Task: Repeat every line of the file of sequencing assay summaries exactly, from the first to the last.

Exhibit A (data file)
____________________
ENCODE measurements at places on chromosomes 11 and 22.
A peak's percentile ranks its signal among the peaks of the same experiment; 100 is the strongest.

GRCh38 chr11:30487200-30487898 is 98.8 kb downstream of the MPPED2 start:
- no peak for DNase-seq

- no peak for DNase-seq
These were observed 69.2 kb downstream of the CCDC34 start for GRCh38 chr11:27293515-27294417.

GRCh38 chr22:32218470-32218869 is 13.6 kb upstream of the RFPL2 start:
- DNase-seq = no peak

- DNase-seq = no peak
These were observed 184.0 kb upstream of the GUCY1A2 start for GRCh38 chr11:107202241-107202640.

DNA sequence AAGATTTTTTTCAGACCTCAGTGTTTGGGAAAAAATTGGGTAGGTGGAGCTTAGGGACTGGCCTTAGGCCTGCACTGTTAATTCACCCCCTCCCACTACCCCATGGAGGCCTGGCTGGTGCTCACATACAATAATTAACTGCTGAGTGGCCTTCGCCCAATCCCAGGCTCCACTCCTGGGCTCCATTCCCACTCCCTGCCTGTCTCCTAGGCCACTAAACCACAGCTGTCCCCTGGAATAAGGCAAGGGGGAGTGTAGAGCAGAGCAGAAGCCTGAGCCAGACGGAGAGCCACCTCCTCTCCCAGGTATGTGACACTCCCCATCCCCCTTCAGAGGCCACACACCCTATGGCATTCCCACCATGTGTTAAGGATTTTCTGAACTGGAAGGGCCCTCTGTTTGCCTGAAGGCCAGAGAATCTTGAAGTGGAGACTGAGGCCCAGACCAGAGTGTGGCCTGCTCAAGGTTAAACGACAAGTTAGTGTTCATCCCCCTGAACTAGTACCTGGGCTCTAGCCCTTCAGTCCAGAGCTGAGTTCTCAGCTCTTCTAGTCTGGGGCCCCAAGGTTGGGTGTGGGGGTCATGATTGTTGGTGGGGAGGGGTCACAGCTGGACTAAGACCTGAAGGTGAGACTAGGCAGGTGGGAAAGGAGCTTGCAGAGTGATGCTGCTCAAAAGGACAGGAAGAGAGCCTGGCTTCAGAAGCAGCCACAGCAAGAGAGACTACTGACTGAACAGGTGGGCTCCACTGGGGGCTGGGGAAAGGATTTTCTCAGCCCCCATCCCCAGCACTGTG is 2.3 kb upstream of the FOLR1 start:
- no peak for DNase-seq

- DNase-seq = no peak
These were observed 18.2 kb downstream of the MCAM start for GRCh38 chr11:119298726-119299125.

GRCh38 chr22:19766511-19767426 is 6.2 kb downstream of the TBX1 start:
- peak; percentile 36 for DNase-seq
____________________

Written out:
ENCODE measurements at places on chromosomes 11 and 22.
A peak's percentile ranks its signal among the peaks of the same experiment; 100 is the strongest.

GRCh38 chr11:30487200-30487898 is 98.8 kb downstream of the MPPED2 start:
- no peak for DNase-seq

- no peak for DNase-seq
These were observed 69.2 kb downstream of the CCDC34 start for GRCh38 chr11:27293515-27294417.

GRCh38 chr22:32218470-32218869 is 13.6 kb upstream of the RFPL2 start:
- DNase-seq = no peak

- DNase-seq = no peak
These were observed 184.0 kb upstream of the GUCY1A2 start for GRCh38 chr11:107202241-107202640.

DNA sequence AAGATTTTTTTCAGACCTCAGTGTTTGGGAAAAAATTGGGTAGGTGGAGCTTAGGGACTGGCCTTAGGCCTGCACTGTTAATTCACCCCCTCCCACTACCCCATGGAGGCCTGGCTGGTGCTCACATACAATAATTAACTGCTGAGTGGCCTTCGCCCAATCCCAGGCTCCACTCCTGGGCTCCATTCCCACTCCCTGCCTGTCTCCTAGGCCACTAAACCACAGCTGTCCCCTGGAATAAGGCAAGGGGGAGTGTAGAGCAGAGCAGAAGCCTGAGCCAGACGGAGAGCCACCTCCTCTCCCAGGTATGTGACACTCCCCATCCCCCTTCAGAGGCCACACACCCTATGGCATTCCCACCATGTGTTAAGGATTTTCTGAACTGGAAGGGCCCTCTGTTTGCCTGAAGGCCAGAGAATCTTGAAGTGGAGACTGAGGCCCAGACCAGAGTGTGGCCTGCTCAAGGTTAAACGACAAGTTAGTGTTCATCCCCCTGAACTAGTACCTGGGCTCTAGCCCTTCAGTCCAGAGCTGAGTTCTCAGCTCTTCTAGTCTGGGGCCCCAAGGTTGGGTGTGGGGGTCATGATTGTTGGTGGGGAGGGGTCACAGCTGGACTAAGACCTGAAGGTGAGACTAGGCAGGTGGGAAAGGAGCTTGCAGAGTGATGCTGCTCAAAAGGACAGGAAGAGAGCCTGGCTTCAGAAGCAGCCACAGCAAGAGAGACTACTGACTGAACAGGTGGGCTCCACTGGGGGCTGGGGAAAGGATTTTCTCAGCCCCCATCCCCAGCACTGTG is 2.3 kb upstream of the FOLR1 start:
- no peak for DNase-seq

- DNase-seq = no peak
These were observed 18.2 kb downstream of the MCAM start for GRCh38 chr11:119298726-119299125.

GRCh38 chr22:19766511-19767426 is 6.2 kb downstream of the TBX1 start:
- peak; percentile 36 for DNase-seq